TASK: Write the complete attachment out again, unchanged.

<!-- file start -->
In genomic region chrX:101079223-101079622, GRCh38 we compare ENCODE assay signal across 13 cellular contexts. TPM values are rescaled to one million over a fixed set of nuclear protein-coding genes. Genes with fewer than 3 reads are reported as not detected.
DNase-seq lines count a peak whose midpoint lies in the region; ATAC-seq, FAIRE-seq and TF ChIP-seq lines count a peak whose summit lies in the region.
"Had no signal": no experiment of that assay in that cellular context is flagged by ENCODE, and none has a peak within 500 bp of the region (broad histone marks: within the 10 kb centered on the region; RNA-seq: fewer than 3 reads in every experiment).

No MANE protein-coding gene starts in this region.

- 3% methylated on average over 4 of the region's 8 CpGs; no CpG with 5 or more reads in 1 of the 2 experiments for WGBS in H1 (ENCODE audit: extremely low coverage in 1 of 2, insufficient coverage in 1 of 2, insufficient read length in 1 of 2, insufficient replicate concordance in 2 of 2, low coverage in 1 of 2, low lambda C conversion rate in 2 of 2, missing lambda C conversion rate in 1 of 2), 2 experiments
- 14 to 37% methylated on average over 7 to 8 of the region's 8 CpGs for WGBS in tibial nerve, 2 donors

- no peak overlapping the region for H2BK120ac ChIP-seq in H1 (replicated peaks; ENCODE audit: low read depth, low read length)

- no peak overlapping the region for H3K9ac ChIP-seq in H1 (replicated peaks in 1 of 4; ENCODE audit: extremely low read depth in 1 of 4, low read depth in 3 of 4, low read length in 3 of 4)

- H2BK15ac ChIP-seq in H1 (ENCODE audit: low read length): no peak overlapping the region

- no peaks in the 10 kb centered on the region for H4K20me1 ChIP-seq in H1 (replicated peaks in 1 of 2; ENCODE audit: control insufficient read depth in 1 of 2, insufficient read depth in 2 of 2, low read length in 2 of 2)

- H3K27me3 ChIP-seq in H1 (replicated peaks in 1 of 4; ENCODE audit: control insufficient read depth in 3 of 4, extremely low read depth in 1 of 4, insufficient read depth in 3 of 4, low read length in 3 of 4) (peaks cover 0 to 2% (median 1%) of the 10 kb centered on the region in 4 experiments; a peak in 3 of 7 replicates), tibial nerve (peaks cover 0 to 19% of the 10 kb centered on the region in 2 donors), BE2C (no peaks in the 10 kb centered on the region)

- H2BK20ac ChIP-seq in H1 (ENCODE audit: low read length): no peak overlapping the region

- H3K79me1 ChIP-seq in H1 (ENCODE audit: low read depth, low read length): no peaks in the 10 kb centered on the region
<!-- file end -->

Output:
In genomic region chrX:101079223-101079622, GRCh38 we compare ENCODE assay signal across 13 cellular contexts. TPM values are rescaled to one million over a fixed set of nuclear protein-coding genes. Genes with fewer than 3 reads are reported as not detected.
DNase-seq lines count a peak whose midpoint lies in the region; ATAC-seq, FAIRE-seq and TF ChIP-seq lines count a peak whose summit lies in the region.
"Had no signal": no experiment of that assay in that cellular context is flagged by ENCODE, and none has a peak within 500 bp of the region (broad histone marks: within the 10 kb centered on the region; RNA-seq: fewer than 3 reads in every experiment).

No MANE protein-coding gene starts in this region.

- 3% methylated on average over 4 of the region's 8 CpGs; no CpG with 5 or more reads in 1 of the 2 experiments for WGBS in H1 (ENCODE audit: extremely low coverage in 1 of 2, insufficient coverage in 1 of 2, insufficient read length in 1 of 2, insufficient replicate concordance in 2 of 2, low coverage in 1 of 2, low lambda C conversion rate in 2 of 2, missing lambda C conversion rate in 1 of 2), 2 experiments
- 14 to 37% methylated on average over 7 to 8 of the region's 8 CpGs for WGBS in tibial nerve, 2 donors

- no peak overlapping the region for H2BK120ac ChIP-seq in H1 (replicated peaks; ENCODE audit: low read depth, low read length)

- no peak overlapping the region for H3K9ac ChIP-seq in H1 (replicated peaks in 1 of 4; ENCODE audit: extremely low read depth in 1 of 4, low read depth in 3 of 4, low read length in 3 of 4)

- H2BK15ac ChIP-seq in H1 (ENCODE audit: low read length): no peak overlapping the region

- no peaks in the 10 kb centered on the region for H4K20me1 ChIP-seq in H1 (replicated peaks in 1 of 2; ENCODE audit: control insufficient read depth in 1 of 2, insufficient read depth in 2 of 2, low read length in 2 of 2)

- H3K27me3 ChIP-seq in H1 (replicated peaks in 1 of 4; ENCODE audit: control insufficient read depth in 3 of 4, extremely low read depth in 1 of 4, insufficient read depth in 3 of 4, low read length in 3 of 4) (peaks cover 0 to 2% (median 1%) of the 10 kb centered on the region in 4 experiments; a peak in 3 of 7 replicates), tibial nerve (peaks cover 0 to 19% of the 10 kb centered on the region in 2 donors), BE2C (no peaks in the 10 kb centered on the region)

- H2BK20ac ChIP-seq in H1 (ENCODE audit: low read length): no peak overlapping the region

- H3K79me1 ChIP-seq in H1 (ENCODE audit: low read depth, low read length): no peaks in the 10 kb centered on the region